Photo by Kymme on Morgue File.
Take up your cross daily and follow me . . . (Lk. 9.23)
It’s a rainy, dreary Morning morning. I feel a Carpenter’s song coming on! It’s really not all that bad though. We have been needing rain in this part of the world and have gotten some good soakers over the weekend. People are fickle when it comes to the weather. They seem to prefer their weather be like a measurement of salt in a baking recipe: just a dash. They want it to rain, because we need it, but then it rains for half-a-day or so and they are ready for it to stop. They want nice, warm summer weather, but then the heat sets in for a few days and they are ready for fall.
Fickleness seems to be a plight of the human condition. My daughters can be fickle at times. They are sure they want the apple sitting in the fridge, but when they have it in hand and have taken a couple of bites, they decide they want the grapes instead!
But what about the apple?
Oh, we can just throw it away.
But apples don’t grow on . . . oh wait, never mind!
Whether it is a bit of food or some toy, they are soon distracted from it and allured by the enchantments of the next best thing.
We see the same pattern in the life of discipleship. And no, I don’t just mean in everyone else’s faith-walk, I mean mine! And yours!
We are too easily distracted. We are too easily swayed by feelings, emotions and comforts. Nothing wrong with those things, but they have a way of taking pride of place in our hearts and lives and leading us down the well-worn path of indifference, apathy and lethargy.
That whole, take up your cross daily thing becomes something best left either to tomorrow or to the super-Christian types.
That whole Great Commission directive becomes the contract for professional, well-trained missionary types.
That list of Beatitudes becomes some pie-in-the-sky, only in Glory-land idealism that just doesn’t fit in this world.
Pretty soon we have a buffet mentality when it comes to discipleship.
I’ll try some of this, but I think I’ll leave that.
I’ll have some of this today and I’ll leave that for next time.
What we end up with is a stripped-down version of Christianity. A Christianity that is more institutional than revolutional. One that is more confounded than confirmed. One that has a name, but lacks the power.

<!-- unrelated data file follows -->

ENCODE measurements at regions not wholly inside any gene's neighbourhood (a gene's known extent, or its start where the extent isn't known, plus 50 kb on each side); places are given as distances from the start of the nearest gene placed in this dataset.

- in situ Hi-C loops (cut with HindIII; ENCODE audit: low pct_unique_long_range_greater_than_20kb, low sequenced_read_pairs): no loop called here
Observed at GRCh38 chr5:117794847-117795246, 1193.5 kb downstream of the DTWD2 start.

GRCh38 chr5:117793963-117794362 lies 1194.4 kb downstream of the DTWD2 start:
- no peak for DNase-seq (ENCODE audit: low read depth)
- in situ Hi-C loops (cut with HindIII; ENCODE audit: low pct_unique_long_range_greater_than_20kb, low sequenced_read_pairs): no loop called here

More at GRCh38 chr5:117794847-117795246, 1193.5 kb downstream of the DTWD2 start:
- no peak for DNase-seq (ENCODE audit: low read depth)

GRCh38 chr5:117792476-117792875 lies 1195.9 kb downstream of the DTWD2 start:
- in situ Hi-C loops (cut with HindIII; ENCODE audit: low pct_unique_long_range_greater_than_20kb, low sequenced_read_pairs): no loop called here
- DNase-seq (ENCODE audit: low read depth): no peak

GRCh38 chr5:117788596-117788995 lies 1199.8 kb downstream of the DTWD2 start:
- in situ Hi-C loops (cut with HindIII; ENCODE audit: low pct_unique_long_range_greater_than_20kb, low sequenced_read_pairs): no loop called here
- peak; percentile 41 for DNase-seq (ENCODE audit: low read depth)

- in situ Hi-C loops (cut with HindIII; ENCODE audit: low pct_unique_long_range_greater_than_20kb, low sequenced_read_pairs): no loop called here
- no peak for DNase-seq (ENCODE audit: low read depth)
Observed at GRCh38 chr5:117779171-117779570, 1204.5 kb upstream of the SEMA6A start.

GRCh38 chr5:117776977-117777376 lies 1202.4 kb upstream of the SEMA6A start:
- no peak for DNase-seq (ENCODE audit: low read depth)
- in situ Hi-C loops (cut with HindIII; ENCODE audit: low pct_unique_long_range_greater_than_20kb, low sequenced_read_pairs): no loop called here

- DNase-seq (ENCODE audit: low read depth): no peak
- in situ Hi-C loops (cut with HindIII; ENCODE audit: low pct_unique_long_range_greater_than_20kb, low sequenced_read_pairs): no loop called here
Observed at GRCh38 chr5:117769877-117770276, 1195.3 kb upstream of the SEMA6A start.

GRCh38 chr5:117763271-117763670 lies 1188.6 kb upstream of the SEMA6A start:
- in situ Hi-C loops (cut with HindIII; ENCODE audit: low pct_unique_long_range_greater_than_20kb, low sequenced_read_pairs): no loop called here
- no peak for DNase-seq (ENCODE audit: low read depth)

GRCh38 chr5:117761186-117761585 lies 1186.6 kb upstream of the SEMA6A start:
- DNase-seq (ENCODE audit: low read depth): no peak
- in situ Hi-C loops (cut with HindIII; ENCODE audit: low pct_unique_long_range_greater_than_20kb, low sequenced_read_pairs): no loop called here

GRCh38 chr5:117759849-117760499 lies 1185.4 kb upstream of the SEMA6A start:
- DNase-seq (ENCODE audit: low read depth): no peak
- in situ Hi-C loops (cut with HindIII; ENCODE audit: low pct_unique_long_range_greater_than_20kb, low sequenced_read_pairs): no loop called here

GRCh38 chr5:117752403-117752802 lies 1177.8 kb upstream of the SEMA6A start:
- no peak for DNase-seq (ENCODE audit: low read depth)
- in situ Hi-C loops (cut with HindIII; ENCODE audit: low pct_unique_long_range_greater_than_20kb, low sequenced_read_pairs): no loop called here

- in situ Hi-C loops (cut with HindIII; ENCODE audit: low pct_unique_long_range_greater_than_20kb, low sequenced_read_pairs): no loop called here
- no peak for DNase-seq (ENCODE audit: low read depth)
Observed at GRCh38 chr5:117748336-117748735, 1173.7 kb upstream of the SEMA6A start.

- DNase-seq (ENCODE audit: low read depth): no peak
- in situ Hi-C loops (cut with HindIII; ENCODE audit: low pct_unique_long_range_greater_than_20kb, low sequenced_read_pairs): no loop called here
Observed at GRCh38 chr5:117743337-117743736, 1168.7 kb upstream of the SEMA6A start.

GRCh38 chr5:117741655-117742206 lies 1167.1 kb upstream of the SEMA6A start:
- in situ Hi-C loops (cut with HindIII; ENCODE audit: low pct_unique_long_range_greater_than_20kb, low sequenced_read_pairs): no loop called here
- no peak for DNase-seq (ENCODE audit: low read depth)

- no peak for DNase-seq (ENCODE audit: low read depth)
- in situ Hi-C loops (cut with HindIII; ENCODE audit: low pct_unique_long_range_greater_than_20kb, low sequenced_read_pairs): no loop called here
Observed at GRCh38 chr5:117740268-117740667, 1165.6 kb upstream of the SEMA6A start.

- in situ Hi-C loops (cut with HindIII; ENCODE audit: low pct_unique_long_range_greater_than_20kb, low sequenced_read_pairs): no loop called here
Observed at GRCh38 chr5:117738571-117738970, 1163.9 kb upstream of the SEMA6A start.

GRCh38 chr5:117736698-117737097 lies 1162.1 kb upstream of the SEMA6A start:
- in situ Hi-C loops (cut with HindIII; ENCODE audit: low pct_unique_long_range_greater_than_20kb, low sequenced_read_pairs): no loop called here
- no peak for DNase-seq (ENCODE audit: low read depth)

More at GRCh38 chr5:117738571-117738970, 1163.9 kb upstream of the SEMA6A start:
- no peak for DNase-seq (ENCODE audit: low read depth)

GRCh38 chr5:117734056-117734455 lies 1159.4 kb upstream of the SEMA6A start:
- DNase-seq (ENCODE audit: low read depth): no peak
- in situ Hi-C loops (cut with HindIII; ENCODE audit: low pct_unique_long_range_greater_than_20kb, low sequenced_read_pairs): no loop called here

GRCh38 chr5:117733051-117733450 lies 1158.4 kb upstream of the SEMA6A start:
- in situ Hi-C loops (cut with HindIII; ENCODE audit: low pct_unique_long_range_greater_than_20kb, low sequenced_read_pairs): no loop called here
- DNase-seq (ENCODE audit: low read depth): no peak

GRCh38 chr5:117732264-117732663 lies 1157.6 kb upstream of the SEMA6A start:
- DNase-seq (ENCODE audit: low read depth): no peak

Of course, it must be admitted discipleship is hard. There are no two ways about that. Pastorally speaking, we must endeavor to remain steadfast in our commitment and calling; so that, we can lead others to do the same.
There are times to be an explorer and there are times to be guides.
Explorers are fellow adventurers, rustling through the new frontier along with everyone in their train. They are discovering and searching, mapping the territory as they go. They too are in uncharted lands: unknown to others and to them.
Exploration is part of the calling, but their are times when we must lead down paths that are well-worn by the footfalls of our own steps. Paths we have mapped out beforehand. Brush we have cleared. Signposts we have constructed. Paths that bare our presence and which bare their presence on us.
Frost’s lone traveler soon learned what was ahead, just around the bend in the forest. But, he had to travel that road to find the answer. Not all forks are lost to us. Some we return to later. Some we face again alone, but many times, in God’s providence and grace, we find others weary and confused who need a guiding hand.
Our guidance must be directed by the Holy Spirit, lest we lead them off the cliff!
But all this only comes with well-worn shoes: old and ragged from miles upon miles of following close behind the Master, with aching shoulders from the weight of rugged, clumsy crosses.
Crosses don’t stand for fickleness. They demand utter devotion and commitment. If you would climb Everest, you must be sold out to the endeavor. If you are to swim the English Channel, you must have a driving determination. If you would be the first person in space, you must have the daring resolve to see it through. Well then, what do you think it takes to follow closely behind in the footsteps of the Eternal Son incarnated in flesh?!
Crosses have a tendency to like hills. They have a rather annoying habit of preferring long, winding, arduous paths. They seem to take some small delight in being shifty, unruly and imbalanced.
They are known to have a fair bit of bark, and an even more tenacious bite!
Fickleness cannot withstand the load. It cannot even take the first step.
No doubt about it, as the old adage goes, some days your the windshield and some days your the bug! Well, some days the cross beats you to a pulp. It grinds into your bones and its splinters pierce deep into your heart. It makes a mockery of your dedication. It taunts your resolve and commitment. It jeers at your desire. It batters and batters and batters.
But, there are those days, by God’s grace, that the load is managed. The cross is carried. Maybe only a few feet. Maybe only a few steps. But it is carried all the same.
No, there is never any sense of real victory when a cross is flung across your back. There is never a sense of relief as it bares down on your calloused shoulders. But, Christ has promised rest and help in carrying the burden. There is that ever elusive and maddening paradox that lies between the ruggedness of the cross and the gentle, soul-nourishing rest that Christ gives.
And yet, the weight remains. After all, a cross isn’t much of a cross if it isn’t painful and hard. But the grace of Christ endures. And it, as Paul testifies, is sufficient.
Fickleness leads to defeat, but perseverance is a sure sign of a person born by the Spirit from above!